Researchers report a one-pot catalytic reaction to convert cellulose to n-hexane in high yield (ACS Sustainable Chem. Eng. 2014, DOI: 10.1021/sc5001463).
A direct path from cellulose to hexane has the potential to simplify routes for turning biomass into aromatic compounds like benzene or into isohexane, a component of gasoline, says Bert Sels of Catholic University of Leuven, in Belgium, who was not involved with the research. Such a process could effectively replace petroleum as a starting material for those chemicals.
Some scientists have worked on catalysts to break cellulose into molecules of glucose, which can then be transformed into other chemicals. However, converting cellulose to glucose and then to hexane requires multiple reactions, some of which may not produce enough for industrial applications. What’s more, some metal-based catalysts break up the cellulose into carbon chains smaller than hexane, meaning chemists would have to add in other reactions to rebuild the longer chain.
In 2013, Yoshinao Nakagawa and Keiichi Tomishige, together with their colleagues at Tohoku University, in Japan, used a catalyst to convert glucose directly to hexane (ChemSusChem, DOI: 10.1002/cssc.201200940). They wondered if this catalyst, made from iridium metal and rhenium oxide supported on silica, also could yield hexane directly from cellulose.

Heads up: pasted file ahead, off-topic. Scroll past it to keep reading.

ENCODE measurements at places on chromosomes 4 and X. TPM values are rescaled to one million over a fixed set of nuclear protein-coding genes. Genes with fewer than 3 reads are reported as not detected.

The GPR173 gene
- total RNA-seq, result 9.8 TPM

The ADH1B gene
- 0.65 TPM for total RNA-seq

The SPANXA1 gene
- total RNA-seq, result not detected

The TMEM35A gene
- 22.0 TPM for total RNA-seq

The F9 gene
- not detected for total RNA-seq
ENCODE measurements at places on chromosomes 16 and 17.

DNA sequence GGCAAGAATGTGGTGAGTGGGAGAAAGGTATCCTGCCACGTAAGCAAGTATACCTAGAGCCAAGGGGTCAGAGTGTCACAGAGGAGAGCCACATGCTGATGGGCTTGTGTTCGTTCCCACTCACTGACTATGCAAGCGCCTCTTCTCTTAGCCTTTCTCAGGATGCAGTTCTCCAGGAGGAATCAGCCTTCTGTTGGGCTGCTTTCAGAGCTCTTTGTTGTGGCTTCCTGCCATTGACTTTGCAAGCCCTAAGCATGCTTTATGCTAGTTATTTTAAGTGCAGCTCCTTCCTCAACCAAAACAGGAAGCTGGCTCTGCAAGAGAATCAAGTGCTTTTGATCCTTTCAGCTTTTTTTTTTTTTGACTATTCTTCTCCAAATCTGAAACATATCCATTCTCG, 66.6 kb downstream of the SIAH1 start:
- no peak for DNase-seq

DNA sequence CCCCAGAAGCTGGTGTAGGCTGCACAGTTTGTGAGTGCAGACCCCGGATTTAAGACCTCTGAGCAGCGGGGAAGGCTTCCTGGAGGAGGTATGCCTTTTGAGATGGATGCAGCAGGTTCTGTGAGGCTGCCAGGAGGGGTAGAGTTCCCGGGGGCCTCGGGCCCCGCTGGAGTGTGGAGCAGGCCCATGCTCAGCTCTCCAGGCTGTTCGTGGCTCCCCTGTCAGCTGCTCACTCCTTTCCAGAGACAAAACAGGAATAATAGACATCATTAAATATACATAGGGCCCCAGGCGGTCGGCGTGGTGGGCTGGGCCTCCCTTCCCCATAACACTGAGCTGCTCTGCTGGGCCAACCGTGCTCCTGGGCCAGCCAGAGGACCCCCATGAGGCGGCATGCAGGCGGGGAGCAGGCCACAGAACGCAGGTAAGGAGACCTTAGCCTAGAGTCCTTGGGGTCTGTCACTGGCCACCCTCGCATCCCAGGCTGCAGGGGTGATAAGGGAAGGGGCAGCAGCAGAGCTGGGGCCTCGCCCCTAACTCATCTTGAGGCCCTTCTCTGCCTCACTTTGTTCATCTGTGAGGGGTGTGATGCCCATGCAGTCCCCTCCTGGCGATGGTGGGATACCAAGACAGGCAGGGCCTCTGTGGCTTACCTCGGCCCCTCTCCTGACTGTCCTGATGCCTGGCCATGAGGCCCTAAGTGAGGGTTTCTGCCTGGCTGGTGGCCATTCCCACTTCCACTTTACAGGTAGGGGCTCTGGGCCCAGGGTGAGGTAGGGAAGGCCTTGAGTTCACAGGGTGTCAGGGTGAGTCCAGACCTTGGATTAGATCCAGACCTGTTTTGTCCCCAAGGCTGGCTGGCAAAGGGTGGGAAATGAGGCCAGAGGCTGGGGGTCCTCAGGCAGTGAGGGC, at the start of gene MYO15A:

The researchers combined microcrystalline cellulose, their catalyst, and the zeolite HZSM-5 in water and heated the mixture to 210 °C under an atmosphere of hydrogen gas. Acid in the pores of the zeolite hydrolyzes cellulose into glucose. Next, glucose and hydrogen react, with the help of the metal catalyst, to produce the six-carbon alcohol sorbitol. The zeolite and metal catalysts then convert sorbitol to hexane, which floats into a layer of dodecane above the water mixture, making it easy to recover the product, Nakagawa says. The overall process, starting from cellulose, produces hexane in 78% yield after 24 hours.
Typically, to help push the conversion of cellulose into other chemicals, researchers grind cellulose crystals into small pieces. The process enhances the reactivity of the cellulose but requires a lot of energy. So Atsushi Fukuoka of Hokkaido University, in Japan, is excited to see the high yields of hexane starting directly from microcrystalline cellulose, because that suggests it might be possible to eliminate the grinding step. The researchers, he says, next should test this new reaction using raw biomass instead of processed cellulose.
Bert M. Weckhuysen of Utrecht University, in the Netherlands, likes the idea of a one-pot process to convert cellulose to hexane but wonders about the lifetimes of the two catalysts. Also, he thinks it would be interesting to include a reaction that forms branched hydrocarbons for transportation fuels.